Take risks – His transition to film was a great risk to a music career at its peak. His hiatus from concerts was a great risk (and even angered the concert-going public). His preference for what was called “race music” during a time of racial discrimination was also a risk. But these threats didn’t stop Elvis from doing what he loved best. Is your company willing to take risks?

Great covers, classic interpretations – Elvis didn’t write any of his songs. But when you listen to him, you would feel the emotions behind the words. He was such a marvelous interpreter that his cover versions became more popular and artistically preferred than the original. This tells us that whether in content, social media or print, we don’t have to be original all the time – we just need to know how to convey the message in our own, spectacular way.

Live your values – Elvis was outspoken in terms of his devotion to God, his willingness to serve the army just like everyone else, and his respect for the African-American community. He carried his values with him wherever he went and nothing made it falter. Think about the values your company upholds, and assess whether it’s doing a good job of sticking to them.

Marketing Terminologies crash course: What is Brand Equity?

Marketing Terminologies crash course - What is Brand Equity

In April of 2013, a crime fiction novel entitled The Cuckoo’s Calling was published in the UK and eventually went its way to the US. The author’s name is Robert Galbraith.

Critics were quickly impressed by the novel, saying it was very compelling and well-written. Most of them couldn’t even believe that Galbraith is just a rookie writer. Everyone was excited about the “new kid” with a keen eye for detective stories. But despite its critical acclaim, the book only generated humble sales.

Three months after its release, the literary world was suddenly rocked by surprise. The Sunday Times revealed that the real author hiding behind the pseudonym Robert Galbraith was actually a world-renowned contemporary novelist – definitely not a rookie.

The real author’s name was J.K. Rowling.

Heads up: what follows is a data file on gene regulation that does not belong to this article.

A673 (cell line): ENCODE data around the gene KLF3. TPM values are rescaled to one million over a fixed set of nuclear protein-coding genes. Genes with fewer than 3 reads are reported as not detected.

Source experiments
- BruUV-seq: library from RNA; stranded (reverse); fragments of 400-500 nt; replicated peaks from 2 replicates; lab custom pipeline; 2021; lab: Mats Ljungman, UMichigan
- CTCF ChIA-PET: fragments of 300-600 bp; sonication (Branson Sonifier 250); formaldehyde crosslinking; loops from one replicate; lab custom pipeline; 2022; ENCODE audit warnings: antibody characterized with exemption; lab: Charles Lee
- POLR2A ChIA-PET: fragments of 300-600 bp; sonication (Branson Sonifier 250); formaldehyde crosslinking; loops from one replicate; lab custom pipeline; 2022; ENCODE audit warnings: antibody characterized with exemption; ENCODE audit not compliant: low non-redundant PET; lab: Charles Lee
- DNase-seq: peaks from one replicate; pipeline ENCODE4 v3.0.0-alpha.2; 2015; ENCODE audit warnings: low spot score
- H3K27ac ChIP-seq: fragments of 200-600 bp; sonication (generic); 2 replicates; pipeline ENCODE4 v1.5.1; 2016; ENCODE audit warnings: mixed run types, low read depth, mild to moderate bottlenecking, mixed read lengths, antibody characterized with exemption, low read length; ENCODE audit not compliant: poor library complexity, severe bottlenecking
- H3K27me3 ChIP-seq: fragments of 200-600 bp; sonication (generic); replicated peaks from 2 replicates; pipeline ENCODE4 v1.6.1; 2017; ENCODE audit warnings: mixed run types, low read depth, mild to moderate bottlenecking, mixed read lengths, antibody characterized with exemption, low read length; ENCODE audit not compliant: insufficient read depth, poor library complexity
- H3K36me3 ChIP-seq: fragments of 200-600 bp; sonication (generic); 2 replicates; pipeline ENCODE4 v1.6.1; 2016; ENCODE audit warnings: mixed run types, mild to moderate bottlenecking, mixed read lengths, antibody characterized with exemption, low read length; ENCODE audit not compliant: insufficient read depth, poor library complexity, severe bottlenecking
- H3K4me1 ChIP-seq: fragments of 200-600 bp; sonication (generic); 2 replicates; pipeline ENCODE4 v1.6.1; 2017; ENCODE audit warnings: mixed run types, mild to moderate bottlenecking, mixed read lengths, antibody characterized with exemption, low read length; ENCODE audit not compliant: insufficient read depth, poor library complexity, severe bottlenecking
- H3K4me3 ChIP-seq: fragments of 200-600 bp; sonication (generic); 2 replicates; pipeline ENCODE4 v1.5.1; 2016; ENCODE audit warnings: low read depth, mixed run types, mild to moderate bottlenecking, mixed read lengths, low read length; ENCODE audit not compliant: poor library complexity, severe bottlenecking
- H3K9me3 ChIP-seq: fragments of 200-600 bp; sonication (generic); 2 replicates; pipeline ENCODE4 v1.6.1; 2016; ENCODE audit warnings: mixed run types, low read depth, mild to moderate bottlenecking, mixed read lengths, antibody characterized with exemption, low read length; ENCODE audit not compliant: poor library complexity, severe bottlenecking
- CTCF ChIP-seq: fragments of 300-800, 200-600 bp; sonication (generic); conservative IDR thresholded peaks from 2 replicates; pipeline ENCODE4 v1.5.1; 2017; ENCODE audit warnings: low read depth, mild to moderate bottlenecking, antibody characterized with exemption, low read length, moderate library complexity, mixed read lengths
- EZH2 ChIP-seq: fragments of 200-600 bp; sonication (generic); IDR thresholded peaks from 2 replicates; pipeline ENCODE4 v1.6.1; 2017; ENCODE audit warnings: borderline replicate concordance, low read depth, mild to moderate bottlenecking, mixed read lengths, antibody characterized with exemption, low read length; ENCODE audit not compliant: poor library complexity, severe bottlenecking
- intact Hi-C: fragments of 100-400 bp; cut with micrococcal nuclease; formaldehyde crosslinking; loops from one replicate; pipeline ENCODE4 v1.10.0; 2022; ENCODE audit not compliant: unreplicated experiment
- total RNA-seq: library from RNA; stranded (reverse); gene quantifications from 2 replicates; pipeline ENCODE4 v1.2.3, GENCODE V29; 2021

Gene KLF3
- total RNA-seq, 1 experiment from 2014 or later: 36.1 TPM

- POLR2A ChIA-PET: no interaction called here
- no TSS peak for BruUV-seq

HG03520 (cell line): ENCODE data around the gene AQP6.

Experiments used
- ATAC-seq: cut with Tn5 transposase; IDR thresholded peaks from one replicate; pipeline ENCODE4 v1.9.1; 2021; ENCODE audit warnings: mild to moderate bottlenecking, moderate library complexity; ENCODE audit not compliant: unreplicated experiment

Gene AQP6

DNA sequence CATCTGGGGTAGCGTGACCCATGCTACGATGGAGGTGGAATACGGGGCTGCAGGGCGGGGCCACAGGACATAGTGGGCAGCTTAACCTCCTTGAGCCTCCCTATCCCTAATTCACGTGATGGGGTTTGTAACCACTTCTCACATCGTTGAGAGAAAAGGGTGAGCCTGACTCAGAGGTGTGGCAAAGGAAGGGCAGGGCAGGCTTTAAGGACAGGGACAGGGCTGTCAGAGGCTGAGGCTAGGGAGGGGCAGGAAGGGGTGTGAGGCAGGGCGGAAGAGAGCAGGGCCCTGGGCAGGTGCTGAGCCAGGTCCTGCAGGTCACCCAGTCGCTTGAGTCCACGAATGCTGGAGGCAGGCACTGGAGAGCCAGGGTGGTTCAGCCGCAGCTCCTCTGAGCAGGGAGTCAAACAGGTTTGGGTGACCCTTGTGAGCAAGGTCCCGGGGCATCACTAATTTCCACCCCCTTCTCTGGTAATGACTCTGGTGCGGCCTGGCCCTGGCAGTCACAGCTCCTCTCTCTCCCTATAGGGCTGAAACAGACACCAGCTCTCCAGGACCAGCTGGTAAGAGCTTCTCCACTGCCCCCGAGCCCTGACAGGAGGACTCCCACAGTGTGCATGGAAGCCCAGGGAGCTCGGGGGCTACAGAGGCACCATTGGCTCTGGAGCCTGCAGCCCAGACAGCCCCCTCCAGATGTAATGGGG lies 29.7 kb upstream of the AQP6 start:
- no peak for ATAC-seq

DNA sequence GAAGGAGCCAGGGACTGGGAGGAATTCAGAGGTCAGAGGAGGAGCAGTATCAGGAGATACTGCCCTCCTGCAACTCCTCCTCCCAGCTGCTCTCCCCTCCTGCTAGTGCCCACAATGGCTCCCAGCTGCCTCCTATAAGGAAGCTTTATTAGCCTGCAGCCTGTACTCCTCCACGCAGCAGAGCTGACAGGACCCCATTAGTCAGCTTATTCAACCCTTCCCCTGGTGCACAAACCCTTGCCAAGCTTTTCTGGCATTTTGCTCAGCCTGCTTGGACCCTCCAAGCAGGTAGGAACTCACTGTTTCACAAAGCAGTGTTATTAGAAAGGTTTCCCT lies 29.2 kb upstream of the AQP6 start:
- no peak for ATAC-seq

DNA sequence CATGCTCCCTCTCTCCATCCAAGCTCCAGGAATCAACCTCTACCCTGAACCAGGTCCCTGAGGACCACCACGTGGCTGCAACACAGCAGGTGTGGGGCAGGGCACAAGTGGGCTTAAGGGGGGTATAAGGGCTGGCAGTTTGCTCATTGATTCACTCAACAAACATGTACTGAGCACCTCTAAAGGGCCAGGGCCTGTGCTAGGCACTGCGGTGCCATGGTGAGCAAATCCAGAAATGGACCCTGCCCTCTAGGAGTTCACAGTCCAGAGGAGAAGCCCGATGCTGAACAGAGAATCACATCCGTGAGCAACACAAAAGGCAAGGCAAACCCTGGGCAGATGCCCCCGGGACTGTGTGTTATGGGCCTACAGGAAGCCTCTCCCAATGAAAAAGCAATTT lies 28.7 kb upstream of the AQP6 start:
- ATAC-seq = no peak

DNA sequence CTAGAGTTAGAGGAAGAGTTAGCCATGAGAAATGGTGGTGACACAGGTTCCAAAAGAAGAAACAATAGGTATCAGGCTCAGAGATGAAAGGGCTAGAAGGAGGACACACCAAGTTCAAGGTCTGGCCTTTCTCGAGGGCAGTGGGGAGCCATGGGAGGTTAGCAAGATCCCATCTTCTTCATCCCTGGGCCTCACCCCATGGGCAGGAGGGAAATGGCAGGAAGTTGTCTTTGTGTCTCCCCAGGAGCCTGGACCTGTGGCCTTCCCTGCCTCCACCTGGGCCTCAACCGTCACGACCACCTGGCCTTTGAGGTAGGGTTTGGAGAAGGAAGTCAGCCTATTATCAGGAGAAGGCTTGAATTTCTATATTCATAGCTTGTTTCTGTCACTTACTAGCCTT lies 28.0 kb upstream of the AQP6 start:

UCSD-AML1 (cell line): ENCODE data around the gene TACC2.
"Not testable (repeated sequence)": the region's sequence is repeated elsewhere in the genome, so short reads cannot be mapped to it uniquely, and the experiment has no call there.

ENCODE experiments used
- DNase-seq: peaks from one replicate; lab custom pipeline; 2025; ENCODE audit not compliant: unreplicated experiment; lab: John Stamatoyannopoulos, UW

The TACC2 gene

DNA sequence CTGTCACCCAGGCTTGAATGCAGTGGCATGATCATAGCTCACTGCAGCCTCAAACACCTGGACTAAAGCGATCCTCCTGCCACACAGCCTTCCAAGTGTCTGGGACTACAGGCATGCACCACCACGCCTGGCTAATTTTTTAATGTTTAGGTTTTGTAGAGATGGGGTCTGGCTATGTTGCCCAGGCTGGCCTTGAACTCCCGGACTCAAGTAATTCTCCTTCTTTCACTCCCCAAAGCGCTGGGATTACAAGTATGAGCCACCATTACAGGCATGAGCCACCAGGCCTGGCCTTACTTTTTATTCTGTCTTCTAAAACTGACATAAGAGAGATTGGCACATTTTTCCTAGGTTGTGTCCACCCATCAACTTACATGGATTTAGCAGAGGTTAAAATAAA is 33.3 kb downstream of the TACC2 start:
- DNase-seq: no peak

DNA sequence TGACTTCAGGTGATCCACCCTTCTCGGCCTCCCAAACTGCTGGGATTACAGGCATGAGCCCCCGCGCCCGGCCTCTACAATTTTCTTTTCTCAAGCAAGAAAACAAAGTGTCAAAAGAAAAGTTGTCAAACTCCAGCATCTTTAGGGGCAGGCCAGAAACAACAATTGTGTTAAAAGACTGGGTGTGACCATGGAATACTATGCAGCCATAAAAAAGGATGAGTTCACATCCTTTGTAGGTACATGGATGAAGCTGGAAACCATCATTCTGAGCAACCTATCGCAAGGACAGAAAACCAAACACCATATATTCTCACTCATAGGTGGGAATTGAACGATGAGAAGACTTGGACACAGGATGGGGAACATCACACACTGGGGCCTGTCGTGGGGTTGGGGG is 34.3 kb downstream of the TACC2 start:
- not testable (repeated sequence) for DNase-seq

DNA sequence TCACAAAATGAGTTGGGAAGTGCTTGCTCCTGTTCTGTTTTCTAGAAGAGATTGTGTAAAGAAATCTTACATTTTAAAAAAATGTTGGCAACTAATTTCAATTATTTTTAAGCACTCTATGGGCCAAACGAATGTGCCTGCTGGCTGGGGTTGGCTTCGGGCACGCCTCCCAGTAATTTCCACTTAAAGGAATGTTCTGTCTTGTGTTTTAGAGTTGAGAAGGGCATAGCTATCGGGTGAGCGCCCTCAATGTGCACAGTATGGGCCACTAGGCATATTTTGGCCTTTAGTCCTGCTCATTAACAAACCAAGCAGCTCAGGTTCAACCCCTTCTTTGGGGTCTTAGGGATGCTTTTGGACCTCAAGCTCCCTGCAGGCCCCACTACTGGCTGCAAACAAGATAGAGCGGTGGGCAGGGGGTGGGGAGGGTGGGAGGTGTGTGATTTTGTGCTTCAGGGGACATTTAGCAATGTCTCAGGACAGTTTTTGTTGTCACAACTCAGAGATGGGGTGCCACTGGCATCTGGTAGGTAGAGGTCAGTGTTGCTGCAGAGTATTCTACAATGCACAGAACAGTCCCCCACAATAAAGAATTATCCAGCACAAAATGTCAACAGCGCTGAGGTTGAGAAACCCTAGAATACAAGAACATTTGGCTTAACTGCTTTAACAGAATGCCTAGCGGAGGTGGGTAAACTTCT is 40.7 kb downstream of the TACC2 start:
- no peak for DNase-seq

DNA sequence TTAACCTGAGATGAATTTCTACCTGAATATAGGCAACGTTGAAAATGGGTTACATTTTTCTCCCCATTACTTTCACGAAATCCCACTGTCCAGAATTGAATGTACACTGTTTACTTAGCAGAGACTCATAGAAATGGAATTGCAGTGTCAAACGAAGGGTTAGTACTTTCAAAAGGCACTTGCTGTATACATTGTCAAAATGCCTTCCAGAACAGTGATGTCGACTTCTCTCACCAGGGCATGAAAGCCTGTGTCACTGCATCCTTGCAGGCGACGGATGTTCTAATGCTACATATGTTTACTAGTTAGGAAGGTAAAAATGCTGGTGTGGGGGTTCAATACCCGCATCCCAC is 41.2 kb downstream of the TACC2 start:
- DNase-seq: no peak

And in just a couple of days after the revelation, the book surged from the 4,709th spot to the 1st best-selling novel on Amazon, increasing sales by a whopping 500,000%. Even Harry Potter himself couldn’t conjure something that big.

That, ladies and gentlemen, is the power of brand equity.

Brand equity is the privilege of having a popular brand name, and, along with it, the notion that its products can generate more sales compared to lesser-known brands.

People remember brands, logos and the prestige that they carry. It’s the reason why, despite of a clear advantage in terms of specs, iPhones still outsell Samsung devices. Consumers recognize “Apple” as a more esteemed brand, and they would support anything that it launches.

Before The Cuckoo’s Calling, Rowling released a novel entitled The Casual Vacancy. This book was published under her real name, and even though it was not favorable to critics (some even evaluated it as amateurish), it was a commercial success, reaching the #1 spot in just a few hours. All because Rowling’s name is on the cover.

What does this tell us?

Taking care of a company’s brand is the same thing as taking care of the company itself. Having a certain reputation comes with a great deal of obligation to maintain, if not to enhance, the value of the brand. The competitive advantage and the perks of having brand equity make it a valuable, intangible asset.

Although this respect for certain brands usually develop over long periods of time, it could be extinguished just as quickly by misuse and poor business decisions. The burden lies on marketers – they should protect the balance between gaining attention and preserving the value of their brand as they put it out on the market.